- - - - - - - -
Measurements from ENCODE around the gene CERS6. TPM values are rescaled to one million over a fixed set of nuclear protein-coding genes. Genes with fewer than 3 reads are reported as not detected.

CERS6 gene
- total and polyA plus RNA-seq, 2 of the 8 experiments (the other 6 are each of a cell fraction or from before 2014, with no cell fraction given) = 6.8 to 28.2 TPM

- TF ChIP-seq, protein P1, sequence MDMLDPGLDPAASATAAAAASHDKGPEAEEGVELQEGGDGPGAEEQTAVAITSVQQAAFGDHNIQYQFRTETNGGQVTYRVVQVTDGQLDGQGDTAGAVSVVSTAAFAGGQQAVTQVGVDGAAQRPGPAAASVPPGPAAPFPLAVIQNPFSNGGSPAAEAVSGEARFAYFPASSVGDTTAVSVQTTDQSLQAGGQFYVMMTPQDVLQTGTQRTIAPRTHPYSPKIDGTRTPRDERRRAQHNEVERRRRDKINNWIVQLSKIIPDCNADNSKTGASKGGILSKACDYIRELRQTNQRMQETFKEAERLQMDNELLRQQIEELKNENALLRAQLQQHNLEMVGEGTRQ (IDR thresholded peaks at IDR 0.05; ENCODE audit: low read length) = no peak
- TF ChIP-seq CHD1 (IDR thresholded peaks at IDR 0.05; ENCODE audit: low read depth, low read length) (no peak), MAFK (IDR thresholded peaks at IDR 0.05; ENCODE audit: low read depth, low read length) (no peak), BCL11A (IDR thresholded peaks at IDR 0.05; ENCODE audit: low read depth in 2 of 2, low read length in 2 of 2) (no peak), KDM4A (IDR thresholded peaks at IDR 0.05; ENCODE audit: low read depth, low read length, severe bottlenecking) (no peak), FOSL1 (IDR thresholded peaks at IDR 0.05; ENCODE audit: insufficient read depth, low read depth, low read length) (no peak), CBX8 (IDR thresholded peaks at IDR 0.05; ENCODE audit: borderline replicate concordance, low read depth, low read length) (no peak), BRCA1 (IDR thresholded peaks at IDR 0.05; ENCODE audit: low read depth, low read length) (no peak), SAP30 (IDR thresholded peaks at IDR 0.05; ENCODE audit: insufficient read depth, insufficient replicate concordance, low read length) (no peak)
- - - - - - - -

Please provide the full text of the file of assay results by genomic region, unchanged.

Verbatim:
Measurements from ENCODE around the gene CERS6. TPM values are rescaled to one million over a fixed set of nuclear protein-coding genes. Genes with fewer than 3 reads are reported as not detected.

CERS6 gene
- total and polyA plus RNA-seq, 2 of the 8 experiments (the other 6 are each of a cell fraction or from before 2014, with no cell fraction given) = 6.8 to 28.2 TPM

- TF ChIP-seq, protein P1, sequence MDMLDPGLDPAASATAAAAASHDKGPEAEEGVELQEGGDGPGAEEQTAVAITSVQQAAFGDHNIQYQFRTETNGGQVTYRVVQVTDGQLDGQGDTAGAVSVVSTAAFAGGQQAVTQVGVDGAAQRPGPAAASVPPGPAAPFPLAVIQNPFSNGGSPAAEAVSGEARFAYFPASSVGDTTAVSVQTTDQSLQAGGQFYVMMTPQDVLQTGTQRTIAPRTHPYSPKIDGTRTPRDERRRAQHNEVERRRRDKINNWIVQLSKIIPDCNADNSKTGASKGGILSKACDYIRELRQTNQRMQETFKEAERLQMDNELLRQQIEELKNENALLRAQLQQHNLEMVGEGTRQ (IDR thresholded peaks at IDR 0.05; ENCODE audit: low read length) = no peak
- TF ChIP-seq CHD1 (IDR thresholded peaks at IDR 0.05; ENCODE audit: low read depth, low read length) (no peak), MAFK (IDR thresholded peaks at IDR 0.05; ENCODE audit: low read depth, low read length) (no peak), BCL11A (IDR thresholded peaks at IDR 0.05; ENCODE audit: low read depth in 2 of 2, low read length in 2 of 2) (no peak), KDM4A (IDR thresholded peaks at IDR 0.05; ENCODE audit: low read depth, low read length, severe bottlenecking) (no peak), FOSL1 (IDR thresholded peaks at IDR 0.05; ENCODE audit: insufficient read depth, low read depth, low read length) (no peak), CBX8 (IDR thresholded peaks at IDR 0.05; ENCODE audit: borderline replicate concordance, low read depth, low read length) (no peak), BRCA1 (IDR thresholded peaks at IDR 0.05; ENCODE audit: low read depth, low read length) (no peak), SAP30 (IDR thresholded peaks at IDR 0.05; ENCODE audit: insufficient read depth, insufficient replicate concordance, low read length) (no peak)